Volvo announces design updates for XC40 Recharge and single-motor C40

Volvo announced a round of updates to the electric members of its portfolio. It gave the XC40 Recharge a subtle mid-cycle update that brings a new-look front end, among other changes, and it unveiled an entry-level version of the C40 Recharge with one electric motor.

It takes a well-trained eye to differentiate the updated XC40 Recharge from the model that’s currently in showrooms. Look closely and you’ll notice that the lower part of the front bumper is more chiseled, the Thor’s Hammer accents in the headlights are more, well, hammer-like, and the body-colored insert that replaces the gasoline-burning model‘s grille loses its frame. These changes bring the battery-powered crossover in line with the C40 Recharge and with the non-Recharge version of the XC40, which received the nip-and-tucked front bumper in November 2021. Volvo also notes that buyers will also have new upholstery choices, exterior colors, and wheel designs to choose from.

XC40 Recharge models also gain pixel LED lighting technology. This system relies on individually-controlled LED elements to illuminate the road ahead without blinding other motorists; in a way, it occupies a middle ground between high and low beams. While this technology has been illegal here for many years, the NHTSA finished making the rules for adaptive headlights in February 2022 so they’re on their way.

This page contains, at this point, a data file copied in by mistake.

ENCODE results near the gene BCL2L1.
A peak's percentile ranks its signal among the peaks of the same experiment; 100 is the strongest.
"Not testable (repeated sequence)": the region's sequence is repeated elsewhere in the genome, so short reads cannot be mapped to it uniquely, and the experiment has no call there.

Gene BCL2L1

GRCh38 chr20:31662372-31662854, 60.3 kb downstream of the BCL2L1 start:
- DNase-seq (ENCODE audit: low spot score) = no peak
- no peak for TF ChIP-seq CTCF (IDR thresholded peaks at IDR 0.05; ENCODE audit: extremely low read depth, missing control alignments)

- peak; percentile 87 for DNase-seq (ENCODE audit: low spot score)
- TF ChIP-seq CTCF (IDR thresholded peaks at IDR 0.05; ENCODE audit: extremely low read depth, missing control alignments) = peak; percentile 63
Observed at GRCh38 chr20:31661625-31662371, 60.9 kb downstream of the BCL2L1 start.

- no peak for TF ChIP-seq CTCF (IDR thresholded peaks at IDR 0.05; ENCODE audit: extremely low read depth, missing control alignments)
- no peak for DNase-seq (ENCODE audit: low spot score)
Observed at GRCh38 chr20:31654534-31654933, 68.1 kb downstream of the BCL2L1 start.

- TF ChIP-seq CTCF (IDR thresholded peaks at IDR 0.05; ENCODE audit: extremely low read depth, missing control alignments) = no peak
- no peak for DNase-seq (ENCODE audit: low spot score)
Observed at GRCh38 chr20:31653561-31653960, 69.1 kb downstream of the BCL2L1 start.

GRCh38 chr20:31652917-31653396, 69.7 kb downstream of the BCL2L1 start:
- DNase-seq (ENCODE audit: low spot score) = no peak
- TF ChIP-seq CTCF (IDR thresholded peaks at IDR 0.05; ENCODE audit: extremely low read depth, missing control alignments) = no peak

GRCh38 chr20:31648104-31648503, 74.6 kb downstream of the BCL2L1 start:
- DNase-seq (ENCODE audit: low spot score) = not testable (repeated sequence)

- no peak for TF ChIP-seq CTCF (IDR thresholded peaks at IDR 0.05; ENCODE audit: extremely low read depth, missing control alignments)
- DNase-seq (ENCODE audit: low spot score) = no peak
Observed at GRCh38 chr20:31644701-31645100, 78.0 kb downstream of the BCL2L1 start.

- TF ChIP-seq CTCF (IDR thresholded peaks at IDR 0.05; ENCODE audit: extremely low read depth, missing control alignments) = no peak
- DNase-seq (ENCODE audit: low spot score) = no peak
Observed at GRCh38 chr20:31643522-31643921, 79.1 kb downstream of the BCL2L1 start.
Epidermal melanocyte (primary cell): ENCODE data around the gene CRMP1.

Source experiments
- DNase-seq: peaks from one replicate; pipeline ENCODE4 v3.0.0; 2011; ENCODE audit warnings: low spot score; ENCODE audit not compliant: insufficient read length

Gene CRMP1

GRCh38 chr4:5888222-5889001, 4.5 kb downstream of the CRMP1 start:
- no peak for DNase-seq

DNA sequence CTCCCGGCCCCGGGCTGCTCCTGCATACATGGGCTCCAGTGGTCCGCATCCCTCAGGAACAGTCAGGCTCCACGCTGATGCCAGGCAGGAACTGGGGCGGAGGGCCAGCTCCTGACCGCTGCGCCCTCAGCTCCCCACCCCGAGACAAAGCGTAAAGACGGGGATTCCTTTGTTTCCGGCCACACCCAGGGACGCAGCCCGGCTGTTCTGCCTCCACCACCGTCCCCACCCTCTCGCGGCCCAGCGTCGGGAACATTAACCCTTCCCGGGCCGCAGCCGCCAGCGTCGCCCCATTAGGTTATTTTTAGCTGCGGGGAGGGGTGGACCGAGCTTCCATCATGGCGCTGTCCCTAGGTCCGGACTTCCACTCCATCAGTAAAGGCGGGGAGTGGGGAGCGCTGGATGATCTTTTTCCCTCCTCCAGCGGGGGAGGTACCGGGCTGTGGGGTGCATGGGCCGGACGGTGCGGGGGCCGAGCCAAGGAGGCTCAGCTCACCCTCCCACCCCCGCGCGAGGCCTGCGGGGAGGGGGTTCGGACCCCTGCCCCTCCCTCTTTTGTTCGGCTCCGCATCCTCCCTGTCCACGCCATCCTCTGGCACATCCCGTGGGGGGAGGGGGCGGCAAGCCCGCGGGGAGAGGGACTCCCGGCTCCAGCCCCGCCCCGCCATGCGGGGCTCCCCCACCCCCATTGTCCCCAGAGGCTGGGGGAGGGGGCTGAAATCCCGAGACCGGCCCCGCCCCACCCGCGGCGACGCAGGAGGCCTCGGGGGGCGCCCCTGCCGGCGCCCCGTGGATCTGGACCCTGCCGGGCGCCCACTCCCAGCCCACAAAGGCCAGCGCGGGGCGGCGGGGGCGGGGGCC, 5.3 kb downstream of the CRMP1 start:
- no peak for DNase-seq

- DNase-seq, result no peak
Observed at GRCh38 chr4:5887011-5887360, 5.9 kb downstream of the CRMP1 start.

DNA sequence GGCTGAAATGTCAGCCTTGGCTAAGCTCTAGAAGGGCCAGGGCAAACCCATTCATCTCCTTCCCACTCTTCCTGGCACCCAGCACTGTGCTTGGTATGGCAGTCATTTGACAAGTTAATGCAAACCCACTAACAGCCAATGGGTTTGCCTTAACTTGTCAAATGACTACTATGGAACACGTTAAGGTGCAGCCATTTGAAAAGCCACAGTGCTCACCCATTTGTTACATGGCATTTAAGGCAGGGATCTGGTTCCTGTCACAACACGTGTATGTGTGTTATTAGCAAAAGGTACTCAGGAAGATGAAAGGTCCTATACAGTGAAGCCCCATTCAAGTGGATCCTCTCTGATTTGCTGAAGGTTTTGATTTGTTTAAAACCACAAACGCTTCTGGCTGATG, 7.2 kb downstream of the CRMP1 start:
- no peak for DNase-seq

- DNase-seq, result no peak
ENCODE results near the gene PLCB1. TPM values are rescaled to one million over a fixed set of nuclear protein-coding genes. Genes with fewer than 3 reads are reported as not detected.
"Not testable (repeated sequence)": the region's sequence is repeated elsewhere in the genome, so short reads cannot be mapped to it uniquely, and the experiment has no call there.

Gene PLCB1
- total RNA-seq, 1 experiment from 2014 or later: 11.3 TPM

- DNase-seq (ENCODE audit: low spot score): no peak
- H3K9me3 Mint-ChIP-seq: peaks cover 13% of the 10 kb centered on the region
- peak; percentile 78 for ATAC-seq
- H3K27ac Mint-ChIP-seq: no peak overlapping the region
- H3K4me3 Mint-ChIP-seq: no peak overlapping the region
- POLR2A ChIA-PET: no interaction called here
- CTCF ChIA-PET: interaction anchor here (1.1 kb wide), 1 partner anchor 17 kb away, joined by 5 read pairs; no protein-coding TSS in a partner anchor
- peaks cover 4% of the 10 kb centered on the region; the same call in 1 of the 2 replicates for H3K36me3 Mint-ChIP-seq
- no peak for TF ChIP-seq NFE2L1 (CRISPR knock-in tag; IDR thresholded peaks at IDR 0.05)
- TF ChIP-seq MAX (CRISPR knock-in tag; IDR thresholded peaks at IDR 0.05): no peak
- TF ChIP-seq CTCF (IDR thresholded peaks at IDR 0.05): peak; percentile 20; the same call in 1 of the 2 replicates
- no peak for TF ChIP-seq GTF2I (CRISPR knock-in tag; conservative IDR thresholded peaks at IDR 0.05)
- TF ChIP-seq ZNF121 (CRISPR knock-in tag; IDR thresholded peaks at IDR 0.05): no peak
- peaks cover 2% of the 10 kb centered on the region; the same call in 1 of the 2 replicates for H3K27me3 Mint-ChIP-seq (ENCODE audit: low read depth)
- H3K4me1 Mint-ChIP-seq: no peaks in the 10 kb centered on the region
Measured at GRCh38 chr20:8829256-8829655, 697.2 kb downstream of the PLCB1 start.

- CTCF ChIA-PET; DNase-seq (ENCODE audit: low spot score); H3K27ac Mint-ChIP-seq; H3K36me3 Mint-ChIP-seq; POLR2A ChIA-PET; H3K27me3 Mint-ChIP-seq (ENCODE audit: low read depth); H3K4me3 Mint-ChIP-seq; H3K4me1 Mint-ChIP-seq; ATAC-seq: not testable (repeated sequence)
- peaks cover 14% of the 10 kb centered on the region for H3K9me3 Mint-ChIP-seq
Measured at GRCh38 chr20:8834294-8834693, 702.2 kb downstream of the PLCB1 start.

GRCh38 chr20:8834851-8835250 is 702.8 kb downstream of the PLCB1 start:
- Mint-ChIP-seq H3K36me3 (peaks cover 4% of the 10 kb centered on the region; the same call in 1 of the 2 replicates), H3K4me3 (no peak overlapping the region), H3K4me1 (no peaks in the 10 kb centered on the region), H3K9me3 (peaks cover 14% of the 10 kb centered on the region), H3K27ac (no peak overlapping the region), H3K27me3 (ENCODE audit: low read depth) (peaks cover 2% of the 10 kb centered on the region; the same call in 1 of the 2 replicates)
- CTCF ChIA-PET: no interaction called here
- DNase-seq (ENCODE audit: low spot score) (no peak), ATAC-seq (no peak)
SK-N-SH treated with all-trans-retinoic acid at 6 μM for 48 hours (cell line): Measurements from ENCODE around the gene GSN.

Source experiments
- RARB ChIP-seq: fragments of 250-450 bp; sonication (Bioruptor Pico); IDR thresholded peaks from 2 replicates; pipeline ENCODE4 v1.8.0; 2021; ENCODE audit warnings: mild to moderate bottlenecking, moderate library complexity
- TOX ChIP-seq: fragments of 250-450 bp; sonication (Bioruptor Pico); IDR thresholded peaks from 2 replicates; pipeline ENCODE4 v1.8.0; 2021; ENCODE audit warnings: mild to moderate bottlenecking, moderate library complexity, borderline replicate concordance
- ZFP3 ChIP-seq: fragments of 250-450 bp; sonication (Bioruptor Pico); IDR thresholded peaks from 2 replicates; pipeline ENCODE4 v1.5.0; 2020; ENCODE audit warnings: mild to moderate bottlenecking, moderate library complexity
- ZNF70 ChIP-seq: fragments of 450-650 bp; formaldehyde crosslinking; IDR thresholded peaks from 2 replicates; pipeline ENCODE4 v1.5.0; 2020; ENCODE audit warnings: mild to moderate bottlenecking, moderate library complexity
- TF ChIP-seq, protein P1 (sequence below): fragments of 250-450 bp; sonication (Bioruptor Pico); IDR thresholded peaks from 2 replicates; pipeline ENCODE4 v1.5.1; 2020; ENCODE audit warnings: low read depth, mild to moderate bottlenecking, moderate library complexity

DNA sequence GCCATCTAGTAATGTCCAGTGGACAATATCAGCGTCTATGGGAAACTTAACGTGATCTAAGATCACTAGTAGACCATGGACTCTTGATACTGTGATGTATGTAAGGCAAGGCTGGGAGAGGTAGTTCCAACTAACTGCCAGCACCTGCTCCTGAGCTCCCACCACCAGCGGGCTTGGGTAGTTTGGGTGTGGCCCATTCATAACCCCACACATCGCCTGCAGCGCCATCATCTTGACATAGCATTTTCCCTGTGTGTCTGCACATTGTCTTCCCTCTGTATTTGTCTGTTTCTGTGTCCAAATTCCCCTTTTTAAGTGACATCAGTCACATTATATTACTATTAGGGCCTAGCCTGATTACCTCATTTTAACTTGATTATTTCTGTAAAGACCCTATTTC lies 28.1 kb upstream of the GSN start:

Moving on to the C40 Recharge, a front-wheel-drive version with a single electric motor is now available in some markets as a cheaper alternative to the dual-motor all-wheel-drive model. It’s fitted with a 69-kilowatt-hour lithium-ion battery pack, and it offers a maximum driving range of about 270 miles on the relatively optimistic European testing cycle. Volvo notes that charging the pack from 10% to 80% takes about 32 minutes when it draws electricity from a fast charger, but the firm hasn’t provided technical specifications (like horsepower).

For context, the existing dual-motor C40 Recharge is equipped with a 78-kilowatt-hour battery and its powertrain is rated at 402 horsepower and 487 pound-feet of torque. Its EPA-estimated driving range checks in at 225 miles, and it tips the scale at approximately 4,740 pounds.

Volvo also restructured the trim level hierarchy in a bid to reduce complexity and make it easier for buyers to configure a car. Pricing for the updated 40-Series models hasn’t been released yet, and neither car has been announced for the American market yet. Volvo told Autoblog that it has nothing to announce regarding American availability as of writing but that more information will be released this spring.

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